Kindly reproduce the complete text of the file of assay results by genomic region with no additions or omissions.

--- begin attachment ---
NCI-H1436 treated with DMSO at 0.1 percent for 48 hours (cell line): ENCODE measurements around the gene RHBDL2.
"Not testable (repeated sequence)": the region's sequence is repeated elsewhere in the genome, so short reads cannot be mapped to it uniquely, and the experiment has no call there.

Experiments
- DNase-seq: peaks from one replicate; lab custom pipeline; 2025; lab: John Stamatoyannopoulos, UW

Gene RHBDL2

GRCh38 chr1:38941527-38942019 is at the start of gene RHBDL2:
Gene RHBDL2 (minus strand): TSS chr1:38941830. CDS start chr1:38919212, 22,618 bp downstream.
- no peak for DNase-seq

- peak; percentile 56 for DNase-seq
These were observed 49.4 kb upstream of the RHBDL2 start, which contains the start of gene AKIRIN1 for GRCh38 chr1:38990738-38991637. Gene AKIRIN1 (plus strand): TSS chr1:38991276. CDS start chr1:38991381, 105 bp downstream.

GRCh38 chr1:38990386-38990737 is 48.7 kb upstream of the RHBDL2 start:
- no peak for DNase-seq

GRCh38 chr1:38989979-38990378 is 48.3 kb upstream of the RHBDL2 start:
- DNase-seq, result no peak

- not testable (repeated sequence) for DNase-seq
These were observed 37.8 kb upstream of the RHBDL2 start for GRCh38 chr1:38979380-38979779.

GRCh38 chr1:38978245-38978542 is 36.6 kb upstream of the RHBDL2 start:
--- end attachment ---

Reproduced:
NCI-H1436 treated with DMSO at 0.1 percent for 48 hours (cell line): ENCODE measurements around the gene RHBDL2.
"Not testable (repeated sequence)": the region's sequence is repeated elsewhere in the genome, so short reads cannot be mapped to it uniquely, and the experiment has no call there.

Experiments
- DNase-seq: peaks from one replicate; lab custom pipeline; 2025; lab: John Stamatoyannopoulos, UW

Gene RHBDL2

GRCh38 chr1:38941527-38942019 is at the start of gene RHBDL2:
Gene RHBDL2 (minus strand): TSS chr1:38941830. CDS start chr1:38919212, 22,618 bp downstream.
- no peak for DNase-seq

- peak; percentile 56 for DNase-seq
These were observed 49.4 kb upstream of the RHBDL2 start, which contains the start of gene AKIRIN1 for GRCh38 chr1:38990738-38991637. Gene AKIRIN1 (plus strand): TSS chr1:38991276. CDS start chr1:38991381, 105 bp downstream.

GRCh38 chr1:38990386-38990737 is 48.7 kb upstream of the RHBDL2 start:
- no peak for DNase-seq

GRCh38 chr1:38989979-38990378 is 48.3 kb upstream of the RHBDL2 start:
- DNase-seq, result no peak

- not testable (repeated sequence) for DNase-seq
These were observed 37.8 kb upstream of the RHBDL2 start for GRCh38 chr1:38979380-38979779.

GRCh38 chr1:38978245-38978542 is 36.6 kb upstream of the RHBDL2 start: